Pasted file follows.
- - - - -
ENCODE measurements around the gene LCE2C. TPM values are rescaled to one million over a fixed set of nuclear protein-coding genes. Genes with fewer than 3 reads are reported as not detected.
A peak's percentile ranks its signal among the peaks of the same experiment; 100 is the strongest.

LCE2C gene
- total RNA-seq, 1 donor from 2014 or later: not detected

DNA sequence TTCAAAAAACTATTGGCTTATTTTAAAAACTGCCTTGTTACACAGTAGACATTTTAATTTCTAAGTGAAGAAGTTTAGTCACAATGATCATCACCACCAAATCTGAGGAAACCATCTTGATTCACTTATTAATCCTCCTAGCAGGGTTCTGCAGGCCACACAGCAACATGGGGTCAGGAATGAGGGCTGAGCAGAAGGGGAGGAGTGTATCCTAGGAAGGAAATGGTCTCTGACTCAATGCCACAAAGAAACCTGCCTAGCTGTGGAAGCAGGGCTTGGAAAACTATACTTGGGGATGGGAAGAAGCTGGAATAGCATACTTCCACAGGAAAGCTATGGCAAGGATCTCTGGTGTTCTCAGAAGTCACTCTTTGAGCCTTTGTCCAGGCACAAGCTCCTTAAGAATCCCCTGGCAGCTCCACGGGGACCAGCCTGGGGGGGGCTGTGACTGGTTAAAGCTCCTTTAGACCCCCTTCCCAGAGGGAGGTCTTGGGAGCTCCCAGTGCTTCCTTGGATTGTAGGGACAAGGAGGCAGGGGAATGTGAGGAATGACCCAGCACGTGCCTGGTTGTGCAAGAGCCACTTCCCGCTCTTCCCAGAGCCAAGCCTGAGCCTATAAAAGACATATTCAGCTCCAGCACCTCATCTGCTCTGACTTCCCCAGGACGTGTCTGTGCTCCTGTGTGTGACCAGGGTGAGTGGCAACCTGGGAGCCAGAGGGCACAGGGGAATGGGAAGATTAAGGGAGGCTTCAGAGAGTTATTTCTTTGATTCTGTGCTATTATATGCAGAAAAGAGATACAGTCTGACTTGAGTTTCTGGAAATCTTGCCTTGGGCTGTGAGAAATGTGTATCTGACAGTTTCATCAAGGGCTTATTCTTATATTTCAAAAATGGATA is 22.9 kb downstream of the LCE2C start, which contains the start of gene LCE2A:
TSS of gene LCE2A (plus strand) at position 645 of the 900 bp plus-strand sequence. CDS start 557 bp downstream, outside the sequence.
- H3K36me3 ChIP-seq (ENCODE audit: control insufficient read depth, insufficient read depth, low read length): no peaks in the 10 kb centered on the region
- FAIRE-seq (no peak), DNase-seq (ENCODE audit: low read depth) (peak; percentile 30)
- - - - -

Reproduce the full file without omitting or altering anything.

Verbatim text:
ENCODE measurements around the gene LCE2C. TPM values are rescaled to one million over a fixed set of nuclear protein-coding genes. Genes with fewer than 3 reads are reported as not detected.
A peak's percentile ranks its signal among the peaks of the same experiment; 100 is the strongest.

LCE2C gene
- total RNA-seq, 1 donor from 2014 or later: not detected

DNA sequence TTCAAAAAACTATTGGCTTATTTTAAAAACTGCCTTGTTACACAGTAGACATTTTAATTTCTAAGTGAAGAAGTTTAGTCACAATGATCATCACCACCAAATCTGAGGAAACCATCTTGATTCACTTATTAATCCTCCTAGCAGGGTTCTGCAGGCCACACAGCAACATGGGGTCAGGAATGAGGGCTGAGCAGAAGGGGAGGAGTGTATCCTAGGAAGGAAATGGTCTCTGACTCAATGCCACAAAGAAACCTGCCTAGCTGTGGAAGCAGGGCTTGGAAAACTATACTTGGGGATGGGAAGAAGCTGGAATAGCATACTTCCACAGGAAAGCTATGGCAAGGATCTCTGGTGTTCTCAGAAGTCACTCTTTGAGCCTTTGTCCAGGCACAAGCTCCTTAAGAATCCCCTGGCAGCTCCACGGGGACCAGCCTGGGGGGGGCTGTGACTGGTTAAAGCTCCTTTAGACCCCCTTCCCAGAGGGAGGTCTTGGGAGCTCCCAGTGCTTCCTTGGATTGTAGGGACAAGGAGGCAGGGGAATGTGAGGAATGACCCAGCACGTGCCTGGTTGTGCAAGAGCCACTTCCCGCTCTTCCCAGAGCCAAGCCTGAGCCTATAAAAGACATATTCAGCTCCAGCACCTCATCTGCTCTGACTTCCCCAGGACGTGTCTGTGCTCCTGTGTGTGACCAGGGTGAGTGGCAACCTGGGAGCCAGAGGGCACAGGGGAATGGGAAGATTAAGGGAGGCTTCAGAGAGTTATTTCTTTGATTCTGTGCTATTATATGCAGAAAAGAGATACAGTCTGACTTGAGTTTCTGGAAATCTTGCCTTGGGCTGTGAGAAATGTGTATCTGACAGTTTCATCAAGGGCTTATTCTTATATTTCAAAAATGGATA is 22.9 kb downstream of the LCE2C start, which contains the start of gene LCE2A:
TSS of gene LCE2A (plus strand) at position 645 of the 900 bp plus-strand sequence. CDS start 557 bp downstream, outside the sequence.
- H3K36me3 ChIP-seq (ENCODE audit: control insufficient read depth, insufficient read depth, low read length): no peaks in the 10 kb centered on the region
- FAIRE-seq (no peak), DNase-seq (ENCODE audit: low read depth) (peak; percentile 30)